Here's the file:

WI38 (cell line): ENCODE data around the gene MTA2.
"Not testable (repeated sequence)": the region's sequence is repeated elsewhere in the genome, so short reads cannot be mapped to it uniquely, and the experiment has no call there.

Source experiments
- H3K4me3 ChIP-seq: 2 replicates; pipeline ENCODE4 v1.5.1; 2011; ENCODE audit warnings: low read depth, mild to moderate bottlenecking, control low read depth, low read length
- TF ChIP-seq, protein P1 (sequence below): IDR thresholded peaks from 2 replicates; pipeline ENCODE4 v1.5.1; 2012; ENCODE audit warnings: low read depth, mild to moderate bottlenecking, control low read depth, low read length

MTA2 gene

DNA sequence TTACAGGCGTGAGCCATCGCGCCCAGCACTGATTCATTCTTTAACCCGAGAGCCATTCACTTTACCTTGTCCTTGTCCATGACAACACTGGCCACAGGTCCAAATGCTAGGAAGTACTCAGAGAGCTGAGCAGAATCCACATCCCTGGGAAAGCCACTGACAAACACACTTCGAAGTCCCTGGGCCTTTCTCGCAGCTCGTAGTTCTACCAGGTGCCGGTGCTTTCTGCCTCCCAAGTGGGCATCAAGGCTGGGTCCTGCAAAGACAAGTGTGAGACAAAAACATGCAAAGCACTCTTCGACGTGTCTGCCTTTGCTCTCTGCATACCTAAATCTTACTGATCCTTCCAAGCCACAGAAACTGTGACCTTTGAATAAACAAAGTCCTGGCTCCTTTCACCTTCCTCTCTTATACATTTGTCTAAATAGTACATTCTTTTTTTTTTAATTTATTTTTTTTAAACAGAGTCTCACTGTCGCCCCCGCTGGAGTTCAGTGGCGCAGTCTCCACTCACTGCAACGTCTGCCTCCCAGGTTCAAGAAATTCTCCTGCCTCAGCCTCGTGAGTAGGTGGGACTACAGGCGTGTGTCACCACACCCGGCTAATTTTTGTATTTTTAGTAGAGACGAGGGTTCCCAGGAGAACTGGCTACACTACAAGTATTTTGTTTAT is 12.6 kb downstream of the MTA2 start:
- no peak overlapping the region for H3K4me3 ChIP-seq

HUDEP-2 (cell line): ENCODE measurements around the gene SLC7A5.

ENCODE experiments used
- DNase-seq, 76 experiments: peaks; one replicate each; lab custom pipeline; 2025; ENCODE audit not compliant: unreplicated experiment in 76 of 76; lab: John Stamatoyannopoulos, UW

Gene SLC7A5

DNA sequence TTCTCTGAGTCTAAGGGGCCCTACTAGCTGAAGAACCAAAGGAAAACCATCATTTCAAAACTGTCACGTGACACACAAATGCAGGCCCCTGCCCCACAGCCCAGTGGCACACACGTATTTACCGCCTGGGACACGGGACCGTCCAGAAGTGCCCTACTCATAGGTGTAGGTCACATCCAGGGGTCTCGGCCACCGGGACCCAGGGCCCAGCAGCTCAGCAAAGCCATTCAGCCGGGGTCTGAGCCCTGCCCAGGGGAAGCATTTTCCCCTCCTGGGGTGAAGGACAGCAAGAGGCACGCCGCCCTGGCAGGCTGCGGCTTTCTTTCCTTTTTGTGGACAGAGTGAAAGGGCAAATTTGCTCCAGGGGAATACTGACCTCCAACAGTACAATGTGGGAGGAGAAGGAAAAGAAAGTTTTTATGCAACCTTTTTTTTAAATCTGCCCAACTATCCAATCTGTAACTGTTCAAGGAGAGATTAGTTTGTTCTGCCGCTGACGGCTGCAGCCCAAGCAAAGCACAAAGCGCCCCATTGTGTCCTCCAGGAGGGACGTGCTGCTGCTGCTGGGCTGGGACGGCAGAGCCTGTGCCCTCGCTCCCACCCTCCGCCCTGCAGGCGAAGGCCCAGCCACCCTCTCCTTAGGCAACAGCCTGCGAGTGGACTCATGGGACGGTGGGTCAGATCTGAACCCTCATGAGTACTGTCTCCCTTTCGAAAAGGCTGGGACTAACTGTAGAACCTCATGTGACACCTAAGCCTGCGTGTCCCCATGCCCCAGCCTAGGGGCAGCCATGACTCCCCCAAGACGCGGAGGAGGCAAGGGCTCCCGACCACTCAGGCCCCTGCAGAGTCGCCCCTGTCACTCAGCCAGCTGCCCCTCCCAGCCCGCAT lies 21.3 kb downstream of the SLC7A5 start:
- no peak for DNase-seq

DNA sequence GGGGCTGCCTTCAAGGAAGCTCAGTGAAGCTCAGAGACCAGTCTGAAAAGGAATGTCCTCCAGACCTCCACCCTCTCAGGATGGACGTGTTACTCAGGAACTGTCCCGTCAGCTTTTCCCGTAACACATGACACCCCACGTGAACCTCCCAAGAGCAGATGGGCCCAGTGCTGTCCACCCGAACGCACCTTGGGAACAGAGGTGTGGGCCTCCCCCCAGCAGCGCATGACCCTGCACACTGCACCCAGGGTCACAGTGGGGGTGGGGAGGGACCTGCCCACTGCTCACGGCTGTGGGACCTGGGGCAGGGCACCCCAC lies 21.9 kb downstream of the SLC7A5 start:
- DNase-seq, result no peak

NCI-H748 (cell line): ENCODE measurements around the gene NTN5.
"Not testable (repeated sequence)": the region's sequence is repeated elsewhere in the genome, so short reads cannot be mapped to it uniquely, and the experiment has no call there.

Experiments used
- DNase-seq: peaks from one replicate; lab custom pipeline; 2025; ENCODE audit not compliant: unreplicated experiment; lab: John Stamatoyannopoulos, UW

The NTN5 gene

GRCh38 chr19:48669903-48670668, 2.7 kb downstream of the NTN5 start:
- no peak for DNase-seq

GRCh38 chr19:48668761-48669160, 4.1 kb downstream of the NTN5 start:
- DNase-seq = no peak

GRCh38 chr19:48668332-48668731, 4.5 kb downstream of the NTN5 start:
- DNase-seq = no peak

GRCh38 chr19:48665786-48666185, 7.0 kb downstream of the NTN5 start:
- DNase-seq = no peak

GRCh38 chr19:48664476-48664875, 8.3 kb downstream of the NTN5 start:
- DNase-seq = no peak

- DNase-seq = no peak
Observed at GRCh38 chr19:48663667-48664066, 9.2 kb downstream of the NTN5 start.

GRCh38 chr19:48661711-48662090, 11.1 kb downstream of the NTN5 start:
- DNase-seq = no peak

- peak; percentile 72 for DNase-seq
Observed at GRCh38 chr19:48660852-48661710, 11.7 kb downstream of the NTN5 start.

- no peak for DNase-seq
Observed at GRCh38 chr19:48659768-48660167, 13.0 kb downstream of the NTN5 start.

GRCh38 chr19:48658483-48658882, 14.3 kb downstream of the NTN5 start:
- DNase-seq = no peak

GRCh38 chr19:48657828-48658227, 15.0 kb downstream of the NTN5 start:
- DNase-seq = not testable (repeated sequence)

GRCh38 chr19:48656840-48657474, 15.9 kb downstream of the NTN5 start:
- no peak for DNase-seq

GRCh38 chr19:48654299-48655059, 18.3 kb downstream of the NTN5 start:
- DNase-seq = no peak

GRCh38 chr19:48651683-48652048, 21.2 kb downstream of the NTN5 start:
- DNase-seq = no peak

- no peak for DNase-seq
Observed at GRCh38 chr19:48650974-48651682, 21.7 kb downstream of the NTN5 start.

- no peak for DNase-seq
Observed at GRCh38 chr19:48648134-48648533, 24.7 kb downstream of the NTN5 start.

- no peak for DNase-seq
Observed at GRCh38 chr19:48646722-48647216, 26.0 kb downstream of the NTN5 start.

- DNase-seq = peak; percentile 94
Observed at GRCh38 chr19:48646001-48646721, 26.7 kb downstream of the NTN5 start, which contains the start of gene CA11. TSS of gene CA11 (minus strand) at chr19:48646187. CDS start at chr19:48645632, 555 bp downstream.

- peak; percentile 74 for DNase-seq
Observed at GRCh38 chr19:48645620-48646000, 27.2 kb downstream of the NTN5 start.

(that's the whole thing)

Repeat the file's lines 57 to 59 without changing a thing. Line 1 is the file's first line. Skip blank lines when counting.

Observed at GRCh38 chr19:48646001-48646721, 26.7 kb downstream of the NTN5 start, which contains the start of gene CA11. TSS of gene CA11 (minus strand) at chr19:48646187. CDS start at chr19:48645632, 555 bp downstream.

- peak; percentile 74 for DNase-seq
Observed at GRCh38 chr19:48645620-48646000, 27.2 kb downstream of the NTN5 start.